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Catering to the millennial generation of consumers

The world of retail is changing. This year’s headlines have been dominated with the closure of many brick and mortar stores such as Mothercare and Toys R Us and stories of the average consumer spending less than usual due to the difficult economic climate. In fact, the Office for National Statistics (ONS) reported in September that the volume of sales had dropped by 0.8% and while this may sound like a small amount, it was actually double the monthly fall that was predicted by retail analysts.  

However, there has also been stories of retail success, particularly with regards to  eCommerce growth; the ONS reported that in the first quarter of 2018 online sales accounted for 17.4% of UK retail sales, a 1.5% increase from the previous year. It is clear to see that consumer preferences have significantly changed from shopping in-store to shopping online but having a functional eCommerce site is no longer enough for retailers to win key market share. Instead, retailers must analyse consumer trends, behaviours and preferences in order to implement a successful eCommerce strategy, and one group key to business ROI is the ‘Millennial’. 

The millennial consumer 

Millennials are categorised as having an advanced relationship with technology, and it is therefore no surprise that this age-group has been a driving force behind the rapid growth of eCommerce, mCommerce and the significant focus on customer experience. It is crucial that retailers cater to their preferences and demands within their eCommerce strategies, especially as millennials are forecast to represent 35% of spending by 2030.

Convenience is the currency of success  

In order to successfully engage with millennials, retailers must make sure that they provide a seamless eCommerce personalised experience. Research has found that millennials value convenience very highly – our joint report with Inviqa revealed that 15% of millennials rank convenience as important in encouraging them to shop at the same website again. In order to promote repeat purchases, retailers need to make the shopping experience as simple and as easy as possible. While this sounds like a simple proposition, many retailers still fail to deliver a quality online shopping experience as it requires a continual investment of company resources and budget.

In the same report, 14% of millennials labelled a frustrating checkout as the most common problem they encountered when shopping online and 12% equated a bad experience with a slow purchase process. Retailers can make the online shopping experience more convenient by reducing the time it takes to checkout, this includes guaranteeing that customers can browse the website easily with slick, fast page loading times and provide clear and visual product information and imagery to enable more informed choices. Additionally, simple things such as retaining customer payment information can remove frustration and make the process faster, making the checkout process frictionless. Changes such as these can create great results. For example, British fashion footwear brand, Kurt Geiger, updated its eCommerce offering in order to improve its performance and scalability. As part of this update, Kurt Geiger implement a new out-of-the-box checkout process, which removed a massive conversion barrier by creating a ‘Guest Checkout’ as the assumed preference for online shoppers. This significantly improved conversion rates.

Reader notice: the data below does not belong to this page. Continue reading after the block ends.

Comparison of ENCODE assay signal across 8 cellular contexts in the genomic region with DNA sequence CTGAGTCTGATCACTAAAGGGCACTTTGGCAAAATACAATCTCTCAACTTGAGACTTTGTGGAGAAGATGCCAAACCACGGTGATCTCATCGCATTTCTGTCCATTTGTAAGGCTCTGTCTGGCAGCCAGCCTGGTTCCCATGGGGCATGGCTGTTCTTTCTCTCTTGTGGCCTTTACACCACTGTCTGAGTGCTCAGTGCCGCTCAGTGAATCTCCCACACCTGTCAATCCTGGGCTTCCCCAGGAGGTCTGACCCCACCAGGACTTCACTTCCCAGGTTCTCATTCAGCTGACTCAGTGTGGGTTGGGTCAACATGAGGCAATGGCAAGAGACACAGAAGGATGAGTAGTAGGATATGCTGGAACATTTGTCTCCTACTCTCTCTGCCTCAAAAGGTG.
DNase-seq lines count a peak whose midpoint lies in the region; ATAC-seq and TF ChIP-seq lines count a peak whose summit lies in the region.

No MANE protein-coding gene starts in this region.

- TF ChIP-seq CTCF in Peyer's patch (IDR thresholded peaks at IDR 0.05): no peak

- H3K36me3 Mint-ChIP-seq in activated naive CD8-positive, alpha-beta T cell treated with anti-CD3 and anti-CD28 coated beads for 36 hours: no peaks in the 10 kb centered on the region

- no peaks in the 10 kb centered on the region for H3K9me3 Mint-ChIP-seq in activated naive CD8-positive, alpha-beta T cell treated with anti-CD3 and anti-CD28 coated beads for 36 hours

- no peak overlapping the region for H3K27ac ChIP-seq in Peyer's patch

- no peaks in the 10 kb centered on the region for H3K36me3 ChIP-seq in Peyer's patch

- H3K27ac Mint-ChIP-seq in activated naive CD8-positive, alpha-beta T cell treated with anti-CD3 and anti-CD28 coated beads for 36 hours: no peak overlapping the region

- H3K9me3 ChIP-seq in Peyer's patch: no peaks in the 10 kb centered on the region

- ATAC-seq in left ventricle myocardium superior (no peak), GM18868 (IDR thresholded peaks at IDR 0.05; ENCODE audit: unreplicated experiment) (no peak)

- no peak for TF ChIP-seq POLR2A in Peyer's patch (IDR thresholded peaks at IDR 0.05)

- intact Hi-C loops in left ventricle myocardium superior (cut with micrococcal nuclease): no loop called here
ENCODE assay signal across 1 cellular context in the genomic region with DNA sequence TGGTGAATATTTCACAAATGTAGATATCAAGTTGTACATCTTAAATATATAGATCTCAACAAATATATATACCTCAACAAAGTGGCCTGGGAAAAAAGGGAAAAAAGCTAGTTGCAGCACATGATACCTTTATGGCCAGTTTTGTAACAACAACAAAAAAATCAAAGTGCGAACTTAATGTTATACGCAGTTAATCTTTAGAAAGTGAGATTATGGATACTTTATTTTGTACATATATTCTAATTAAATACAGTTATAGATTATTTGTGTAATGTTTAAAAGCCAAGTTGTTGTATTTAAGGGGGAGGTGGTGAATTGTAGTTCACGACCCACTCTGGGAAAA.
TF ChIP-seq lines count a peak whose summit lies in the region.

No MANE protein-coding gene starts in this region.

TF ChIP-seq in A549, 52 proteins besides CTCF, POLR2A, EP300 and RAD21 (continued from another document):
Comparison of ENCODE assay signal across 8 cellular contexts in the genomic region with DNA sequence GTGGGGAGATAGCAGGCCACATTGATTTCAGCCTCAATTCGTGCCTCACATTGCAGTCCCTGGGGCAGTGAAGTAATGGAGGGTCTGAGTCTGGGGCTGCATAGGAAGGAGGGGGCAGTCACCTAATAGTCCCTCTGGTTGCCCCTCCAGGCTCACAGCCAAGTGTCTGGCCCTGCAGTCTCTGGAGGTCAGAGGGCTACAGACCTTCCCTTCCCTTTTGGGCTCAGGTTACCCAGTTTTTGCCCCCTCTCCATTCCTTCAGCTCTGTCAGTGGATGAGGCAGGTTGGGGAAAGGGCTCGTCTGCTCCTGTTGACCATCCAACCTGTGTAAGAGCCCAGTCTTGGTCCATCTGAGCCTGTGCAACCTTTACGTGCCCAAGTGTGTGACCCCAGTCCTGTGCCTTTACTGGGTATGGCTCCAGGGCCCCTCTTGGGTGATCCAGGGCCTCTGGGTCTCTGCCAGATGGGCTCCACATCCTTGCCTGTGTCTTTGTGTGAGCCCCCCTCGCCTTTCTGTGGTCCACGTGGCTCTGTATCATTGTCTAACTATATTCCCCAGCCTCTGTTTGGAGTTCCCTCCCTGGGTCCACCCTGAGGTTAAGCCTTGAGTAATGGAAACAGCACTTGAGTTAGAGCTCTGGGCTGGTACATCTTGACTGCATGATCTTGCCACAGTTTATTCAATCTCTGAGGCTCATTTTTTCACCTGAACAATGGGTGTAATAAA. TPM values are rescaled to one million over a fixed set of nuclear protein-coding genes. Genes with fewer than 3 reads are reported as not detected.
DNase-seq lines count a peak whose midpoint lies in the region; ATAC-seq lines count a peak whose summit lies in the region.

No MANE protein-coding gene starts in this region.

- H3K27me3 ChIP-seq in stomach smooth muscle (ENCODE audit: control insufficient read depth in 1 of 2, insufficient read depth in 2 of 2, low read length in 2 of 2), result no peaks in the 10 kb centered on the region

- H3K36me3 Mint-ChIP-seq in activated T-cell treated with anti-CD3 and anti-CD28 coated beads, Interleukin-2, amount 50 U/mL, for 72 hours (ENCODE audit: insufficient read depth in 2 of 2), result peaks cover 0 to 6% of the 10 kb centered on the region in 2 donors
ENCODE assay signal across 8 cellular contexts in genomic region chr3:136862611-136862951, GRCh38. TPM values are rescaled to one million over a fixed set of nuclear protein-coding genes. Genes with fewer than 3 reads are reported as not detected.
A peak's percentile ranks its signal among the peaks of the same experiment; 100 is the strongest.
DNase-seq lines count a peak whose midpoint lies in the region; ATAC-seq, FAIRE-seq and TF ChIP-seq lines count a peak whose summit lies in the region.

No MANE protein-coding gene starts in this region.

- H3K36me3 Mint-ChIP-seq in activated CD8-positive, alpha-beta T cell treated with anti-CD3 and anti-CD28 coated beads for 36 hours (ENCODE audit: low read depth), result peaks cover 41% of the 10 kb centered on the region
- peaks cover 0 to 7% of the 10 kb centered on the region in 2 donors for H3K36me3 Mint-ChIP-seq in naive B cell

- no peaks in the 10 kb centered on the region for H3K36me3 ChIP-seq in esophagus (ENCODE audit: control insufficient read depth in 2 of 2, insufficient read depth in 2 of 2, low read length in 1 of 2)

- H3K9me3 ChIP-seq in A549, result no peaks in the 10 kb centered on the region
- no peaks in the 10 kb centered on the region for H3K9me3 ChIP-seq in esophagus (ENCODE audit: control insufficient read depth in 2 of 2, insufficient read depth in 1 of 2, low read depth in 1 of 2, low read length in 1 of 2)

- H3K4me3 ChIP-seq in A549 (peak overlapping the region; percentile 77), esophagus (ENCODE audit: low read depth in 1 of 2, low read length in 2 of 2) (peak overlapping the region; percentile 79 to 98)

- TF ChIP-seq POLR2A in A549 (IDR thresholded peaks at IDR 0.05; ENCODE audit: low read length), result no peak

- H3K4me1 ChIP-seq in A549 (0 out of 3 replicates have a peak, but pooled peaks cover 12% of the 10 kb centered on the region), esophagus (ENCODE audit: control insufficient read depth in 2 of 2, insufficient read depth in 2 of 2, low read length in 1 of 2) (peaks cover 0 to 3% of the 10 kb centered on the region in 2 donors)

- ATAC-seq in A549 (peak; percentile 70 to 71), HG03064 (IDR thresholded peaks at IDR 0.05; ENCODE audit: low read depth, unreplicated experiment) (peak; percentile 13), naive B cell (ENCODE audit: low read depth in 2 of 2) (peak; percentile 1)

Instant gratification

Convenience in online shopping isn’t just measured by the time spent on the website but also on what occurs after a customer has hit the buy button. The millennials’ need for speed is forcing retailers to rethink shipment options and to offer next-day and same-day delivery to their customers. When asked what a website could do to make it more convenient to shop, 27% of millennials from our research indicated a choice of delivery options while 10% demanded channels for a faster delivery. Founder of Ego Shoes Usman Riaz says speed is one of the key factors for the brand’s success. With a trend-conscious and international client base, the business had to ensure their website could support an efficient shipping solution in order to deliver globally and in a timely manner. In order to achieve this, Ego focused on implementing a shipping management integration which allows them to send out 30,000 units a month and empower their customers overseas to order the latest fashion and wear it the next day. This has made them very popular with millennials consumers.  Furthermore, Cox & Cox, an online homeware, furniture and textiles retailer, optimised the way it gets its products into the hands of customers even during its rapid growth of 20 percent year-on-year. By upgrading its entire eCommerce and related technologies at once – its eCommerce platform, its ERP solution and warehouse system – the webstore became mobile responsive and offers flexible shipping options. 

The way we shop has evolved to become intrinsically linked with the technology that we use within our everyday lives. As retailers vie to win the loyalty of millennial consumers, they need to analyse the way these consumers prefer to shop and implement a millennial-focused strategy or risk alienating a key demographic. 

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